DNA-induced disease


June 2012


GM risk assessment has always focused on the novel protein produced by the novel gene. But, evidence from far outside the realms of GM suggest the possibility that artificial DNA itself could induce disease.

In 2006, a comment submitted to the International Commission on Radiological Protection by the Sierra Club stated:
“Numerous academic researchers, independent scholars, and government bodies, such as the US National Academies of Science and National Research Council, have now concluded that the linear no-threshold hypothesis is valid and that there is no “safe” level of radiation exposure”.
What does this mean?

In risk assessments on substances, there is an assumption that as the dosage increases the harm experienced will increase proportionately. This model includes the existence of an upper exposure threshold which will always cause harm and a low threshold which never causes harm. It means, effectively, that there's no such thing as an entirely 'safe' substance but rather a safe level of the substance. Similarly, there's rarely such thing as an entirely 'harmful' substance, but rather a level which is harmful to exceed (also, see Note below).

The reality is not as neat as the model however. There are many exceptions to the rule. For example, higher doses of a toxin may trigger immune, or other physiological responses which limit its effects, or adaptive changes may be induced.

In the case of radioactive damage, there has been an assumption that low levels of radiation will cause low levels of physical damage in cells and that the cells will easily and naturally repair themselves. As the dosage increases, cells which can't repair themselves will self-destruct, and it is only when the radiation damage overwhelms these natural protective mechanisms that true 'harm' sets in. Note that the existence of thresholds is part of this model.

Unfortunately, scientific evidence as far back as 1954 describes how radiation damage is not confined to direct physical damage to the exposed cell. Such cells have the ability to transmit signals to neighbouring, unexposed, cells where they paradoxically induce the same harmful effect. This means that the amount of body tissue adversely affected can be increased exponentially if a single cell has been irradiated. In other words, there are no evident thresholds, and the 'no-threshold hypothesis' is valid'.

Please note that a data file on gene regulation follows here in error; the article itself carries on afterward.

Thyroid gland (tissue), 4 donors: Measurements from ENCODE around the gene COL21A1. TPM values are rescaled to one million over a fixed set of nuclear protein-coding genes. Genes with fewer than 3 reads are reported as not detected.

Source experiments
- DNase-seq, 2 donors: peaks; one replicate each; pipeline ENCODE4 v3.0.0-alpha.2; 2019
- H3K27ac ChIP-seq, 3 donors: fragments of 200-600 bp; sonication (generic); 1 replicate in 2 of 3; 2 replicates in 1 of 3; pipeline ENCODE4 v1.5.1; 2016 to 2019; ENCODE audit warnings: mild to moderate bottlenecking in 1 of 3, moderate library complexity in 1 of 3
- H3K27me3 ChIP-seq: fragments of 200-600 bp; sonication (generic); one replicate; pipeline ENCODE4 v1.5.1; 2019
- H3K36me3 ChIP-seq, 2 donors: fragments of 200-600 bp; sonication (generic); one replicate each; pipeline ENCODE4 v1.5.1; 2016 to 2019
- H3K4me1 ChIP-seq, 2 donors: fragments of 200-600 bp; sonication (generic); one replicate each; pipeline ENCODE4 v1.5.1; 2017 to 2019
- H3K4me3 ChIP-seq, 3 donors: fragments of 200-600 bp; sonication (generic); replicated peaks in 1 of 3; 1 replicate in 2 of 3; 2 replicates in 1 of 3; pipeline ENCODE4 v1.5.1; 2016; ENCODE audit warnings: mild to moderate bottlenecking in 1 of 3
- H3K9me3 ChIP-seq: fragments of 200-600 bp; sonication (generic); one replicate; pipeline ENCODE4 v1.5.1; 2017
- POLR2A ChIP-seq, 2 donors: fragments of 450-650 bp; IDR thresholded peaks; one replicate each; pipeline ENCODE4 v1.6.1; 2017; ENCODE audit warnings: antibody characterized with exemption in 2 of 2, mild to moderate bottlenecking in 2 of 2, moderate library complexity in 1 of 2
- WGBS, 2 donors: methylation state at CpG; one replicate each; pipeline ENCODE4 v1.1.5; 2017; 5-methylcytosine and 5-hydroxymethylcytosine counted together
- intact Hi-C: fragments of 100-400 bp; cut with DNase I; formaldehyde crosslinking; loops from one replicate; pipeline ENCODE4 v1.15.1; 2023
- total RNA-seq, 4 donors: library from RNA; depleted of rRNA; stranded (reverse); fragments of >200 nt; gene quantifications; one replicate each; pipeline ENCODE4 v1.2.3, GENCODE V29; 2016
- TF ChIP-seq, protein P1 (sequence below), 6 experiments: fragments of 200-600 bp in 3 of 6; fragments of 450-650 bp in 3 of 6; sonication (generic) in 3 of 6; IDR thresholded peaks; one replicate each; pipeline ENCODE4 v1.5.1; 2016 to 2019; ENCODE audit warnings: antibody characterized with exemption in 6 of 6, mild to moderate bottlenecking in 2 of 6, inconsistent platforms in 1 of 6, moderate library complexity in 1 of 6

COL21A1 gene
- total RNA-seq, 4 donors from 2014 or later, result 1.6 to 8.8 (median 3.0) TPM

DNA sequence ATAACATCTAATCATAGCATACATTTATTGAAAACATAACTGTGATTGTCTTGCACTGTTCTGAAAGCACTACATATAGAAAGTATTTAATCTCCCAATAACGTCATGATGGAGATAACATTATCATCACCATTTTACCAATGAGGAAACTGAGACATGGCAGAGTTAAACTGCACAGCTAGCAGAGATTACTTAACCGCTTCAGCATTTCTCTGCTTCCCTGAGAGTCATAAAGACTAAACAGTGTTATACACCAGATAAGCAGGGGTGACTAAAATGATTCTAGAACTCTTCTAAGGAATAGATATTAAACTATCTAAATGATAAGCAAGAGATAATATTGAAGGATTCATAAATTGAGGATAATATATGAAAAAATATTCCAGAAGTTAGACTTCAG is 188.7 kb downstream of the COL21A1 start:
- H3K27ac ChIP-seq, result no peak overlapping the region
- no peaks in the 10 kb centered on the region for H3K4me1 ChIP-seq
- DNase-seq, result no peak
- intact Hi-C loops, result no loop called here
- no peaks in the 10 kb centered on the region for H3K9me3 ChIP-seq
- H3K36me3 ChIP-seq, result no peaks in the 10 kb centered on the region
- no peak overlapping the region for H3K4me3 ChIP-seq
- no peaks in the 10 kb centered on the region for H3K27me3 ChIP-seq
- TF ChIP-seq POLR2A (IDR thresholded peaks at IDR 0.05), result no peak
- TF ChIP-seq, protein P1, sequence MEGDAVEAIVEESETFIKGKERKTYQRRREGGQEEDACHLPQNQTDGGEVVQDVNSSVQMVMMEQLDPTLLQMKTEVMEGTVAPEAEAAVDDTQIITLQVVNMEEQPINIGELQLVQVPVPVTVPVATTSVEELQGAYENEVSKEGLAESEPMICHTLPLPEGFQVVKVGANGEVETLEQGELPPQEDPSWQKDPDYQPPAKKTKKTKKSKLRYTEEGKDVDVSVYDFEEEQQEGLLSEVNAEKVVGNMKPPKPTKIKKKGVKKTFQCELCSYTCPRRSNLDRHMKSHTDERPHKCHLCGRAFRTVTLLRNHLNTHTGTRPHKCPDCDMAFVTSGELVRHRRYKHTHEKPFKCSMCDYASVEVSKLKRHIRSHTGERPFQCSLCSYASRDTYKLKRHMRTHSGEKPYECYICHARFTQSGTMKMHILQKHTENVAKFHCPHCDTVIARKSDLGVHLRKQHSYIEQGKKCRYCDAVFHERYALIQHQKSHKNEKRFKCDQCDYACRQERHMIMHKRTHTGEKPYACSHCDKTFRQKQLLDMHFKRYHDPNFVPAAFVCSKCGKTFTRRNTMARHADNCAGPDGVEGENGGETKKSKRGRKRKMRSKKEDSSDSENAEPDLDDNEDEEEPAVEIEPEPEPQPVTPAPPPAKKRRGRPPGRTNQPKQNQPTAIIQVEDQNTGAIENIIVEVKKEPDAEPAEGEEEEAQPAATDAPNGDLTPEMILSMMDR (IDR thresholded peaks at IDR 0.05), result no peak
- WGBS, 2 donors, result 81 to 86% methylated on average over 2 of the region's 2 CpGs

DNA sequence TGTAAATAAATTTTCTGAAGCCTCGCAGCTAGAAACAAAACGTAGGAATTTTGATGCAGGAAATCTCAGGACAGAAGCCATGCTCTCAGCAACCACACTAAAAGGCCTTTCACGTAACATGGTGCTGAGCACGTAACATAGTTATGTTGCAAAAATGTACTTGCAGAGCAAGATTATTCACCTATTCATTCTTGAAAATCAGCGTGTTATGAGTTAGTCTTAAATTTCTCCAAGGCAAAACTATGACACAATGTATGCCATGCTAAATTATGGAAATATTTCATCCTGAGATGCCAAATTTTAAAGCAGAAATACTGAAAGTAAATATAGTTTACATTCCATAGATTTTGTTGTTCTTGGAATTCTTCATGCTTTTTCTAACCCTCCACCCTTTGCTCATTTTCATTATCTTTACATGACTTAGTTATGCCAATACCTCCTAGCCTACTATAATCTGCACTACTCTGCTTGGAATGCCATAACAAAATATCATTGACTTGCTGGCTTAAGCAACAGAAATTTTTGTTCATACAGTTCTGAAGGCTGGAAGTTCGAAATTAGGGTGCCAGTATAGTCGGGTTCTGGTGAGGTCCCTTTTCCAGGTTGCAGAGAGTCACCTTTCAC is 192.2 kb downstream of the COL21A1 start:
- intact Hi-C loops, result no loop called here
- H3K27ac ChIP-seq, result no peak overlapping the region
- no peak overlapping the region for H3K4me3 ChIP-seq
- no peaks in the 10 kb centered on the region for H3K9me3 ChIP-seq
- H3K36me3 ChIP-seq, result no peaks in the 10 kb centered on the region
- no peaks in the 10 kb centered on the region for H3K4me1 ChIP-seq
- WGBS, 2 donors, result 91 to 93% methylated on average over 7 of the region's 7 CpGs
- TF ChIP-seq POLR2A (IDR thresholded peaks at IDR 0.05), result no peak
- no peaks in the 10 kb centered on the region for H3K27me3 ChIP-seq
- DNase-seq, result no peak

Recent science has unfolded the mechanism underlying radiation's ability to 'go viral' inside the body. It seems that cells altered by radiation may self-destruct (apoptosis). As the self-destructing cell dismantles itself, DNA fragments are released into its surroundings. It is these pieces of DNA which are the signals which bind to other cells and induce 'radiation' damage.

In this way, very low levels or very localised levels of radiation can spread their damaging effects throughout the body. Such insidious harm will inevitably cause disease somewhere.

Note. The model used for risk assessment of substances can easily be manipulated to change the outcome. By adjusting or redefining the 'harmful' parameter measured, for example by restricting the definition of 'harm' to structural change or even death, a substance can be made to appear 'safer' or 'more dangerous' as required. See BURYING DANGEROUS BAD NEWS - June 2012

OUR COMMENT

DNA from healthy cells and dietary DNA circulate in the body and may also act as signals to tell the tissues and cells what's going on in and around them.

There's no reason to assume that when our cells are exposed to very strange man-made DNA constructs they won't react to the foreign signal by becoming diseased. Chronic disease might be an inevitable outcome from eating GM food.

SOURCES:
  • Dr Mae-Wan Ho, Bystander Effects Multiply Dose & Harm from Ionizing Radiation, Institute of Science in Society Report, 28.05.12
  • Dr. Mae-Wan Ho, Truth about Fukushima, Institute of Science in Society Report, 5.06.12

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